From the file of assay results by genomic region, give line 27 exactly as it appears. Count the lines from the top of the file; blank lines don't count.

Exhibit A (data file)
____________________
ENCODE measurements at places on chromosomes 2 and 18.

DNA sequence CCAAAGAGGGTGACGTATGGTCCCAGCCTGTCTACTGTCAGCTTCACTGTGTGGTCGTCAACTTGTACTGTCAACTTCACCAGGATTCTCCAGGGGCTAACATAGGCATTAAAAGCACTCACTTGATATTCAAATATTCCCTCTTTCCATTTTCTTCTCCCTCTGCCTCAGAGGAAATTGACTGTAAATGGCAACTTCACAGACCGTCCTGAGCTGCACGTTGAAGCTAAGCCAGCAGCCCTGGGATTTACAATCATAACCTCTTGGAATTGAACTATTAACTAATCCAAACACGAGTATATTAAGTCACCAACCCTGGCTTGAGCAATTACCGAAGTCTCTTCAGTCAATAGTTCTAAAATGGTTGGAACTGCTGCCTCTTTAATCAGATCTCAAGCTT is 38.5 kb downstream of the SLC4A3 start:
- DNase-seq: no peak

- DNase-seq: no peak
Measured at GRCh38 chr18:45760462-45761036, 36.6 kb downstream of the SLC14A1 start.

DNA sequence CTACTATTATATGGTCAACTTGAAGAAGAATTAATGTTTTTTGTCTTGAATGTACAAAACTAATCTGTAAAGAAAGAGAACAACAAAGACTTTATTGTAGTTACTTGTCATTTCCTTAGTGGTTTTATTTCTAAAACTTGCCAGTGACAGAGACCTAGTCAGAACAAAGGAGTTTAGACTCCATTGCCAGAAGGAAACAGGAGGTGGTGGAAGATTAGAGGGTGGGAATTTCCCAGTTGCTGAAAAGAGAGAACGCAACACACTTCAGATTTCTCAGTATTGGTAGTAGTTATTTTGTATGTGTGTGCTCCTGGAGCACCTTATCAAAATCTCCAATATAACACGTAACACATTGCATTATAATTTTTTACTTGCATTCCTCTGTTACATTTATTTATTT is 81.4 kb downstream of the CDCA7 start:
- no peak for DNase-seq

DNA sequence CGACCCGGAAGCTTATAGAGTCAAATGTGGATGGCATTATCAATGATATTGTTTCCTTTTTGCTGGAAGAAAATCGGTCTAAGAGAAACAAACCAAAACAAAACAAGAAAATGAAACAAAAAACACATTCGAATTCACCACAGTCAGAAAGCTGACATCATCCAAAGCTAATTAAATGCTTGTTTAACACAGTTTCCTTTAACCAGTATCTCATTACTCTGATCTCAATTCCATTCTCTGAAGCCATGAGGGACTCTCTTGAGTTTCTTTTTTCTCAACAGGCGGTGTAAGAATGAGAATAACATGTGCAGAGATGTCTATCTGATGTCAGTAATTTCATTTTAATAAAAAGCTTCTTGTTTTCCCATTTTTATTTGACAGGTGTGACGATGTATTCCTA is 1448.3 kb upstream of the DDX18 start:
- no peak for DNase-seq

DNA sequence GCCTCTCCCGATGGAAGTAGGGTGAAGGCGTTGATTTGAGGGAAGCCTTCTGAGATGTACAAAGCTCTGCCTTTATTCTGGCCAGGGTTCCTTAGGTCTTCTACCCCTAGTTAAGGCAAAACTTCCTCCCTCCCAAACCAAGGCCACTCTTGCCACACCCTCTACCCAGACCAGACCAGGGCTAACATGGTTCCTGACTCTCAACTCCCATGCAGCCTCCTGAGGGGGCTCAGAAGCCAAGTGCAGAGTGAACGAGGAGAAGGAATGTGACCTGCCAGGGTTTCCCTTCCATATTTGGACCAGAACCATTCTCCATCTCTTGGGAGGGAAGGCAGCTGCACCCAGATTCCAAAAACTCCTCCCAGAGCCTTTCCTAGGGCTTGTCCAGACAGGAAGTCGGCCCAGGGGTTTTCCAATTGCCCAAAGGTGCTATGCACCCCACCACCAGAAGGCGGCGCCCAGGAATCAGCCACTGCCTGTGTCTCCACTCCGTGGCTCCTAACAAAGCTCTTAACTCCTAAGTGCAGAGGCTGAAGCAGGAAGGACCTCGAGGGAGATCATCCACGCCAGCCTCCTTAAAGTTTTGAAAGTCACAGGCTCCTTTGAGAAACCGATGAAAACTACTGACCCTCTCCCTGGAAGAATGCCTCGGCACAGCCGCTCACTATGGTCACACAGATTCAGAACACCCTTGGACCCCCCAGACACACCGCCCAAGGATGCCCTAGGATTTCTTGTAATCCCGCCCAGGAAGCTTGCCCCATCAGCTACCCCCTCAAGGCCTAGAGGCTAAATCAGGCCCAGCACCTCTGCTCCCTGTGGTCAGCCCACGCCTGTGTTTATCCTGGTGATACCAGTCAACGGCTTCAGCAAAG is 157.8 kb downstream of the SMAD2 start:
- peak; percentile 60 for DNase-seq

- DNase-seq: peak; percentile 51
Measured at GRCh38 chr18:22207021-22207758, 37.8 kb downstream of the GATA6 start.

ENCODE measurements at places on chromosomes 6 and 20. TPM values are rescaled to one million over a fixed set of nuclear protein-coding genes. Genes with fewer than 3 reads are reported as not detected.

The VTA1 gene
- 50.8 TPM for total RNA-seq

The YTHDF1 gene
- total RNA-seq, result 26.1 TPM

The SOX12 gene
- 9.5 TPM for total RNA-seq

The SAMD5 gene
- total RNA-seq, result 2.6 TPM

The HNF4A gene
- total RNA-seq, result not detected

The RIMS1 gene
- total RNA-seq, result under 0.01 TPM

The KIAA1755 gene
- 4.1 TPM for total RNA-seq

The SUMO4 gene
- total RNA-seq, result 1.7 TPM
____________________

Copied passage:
The KIAA1755 gene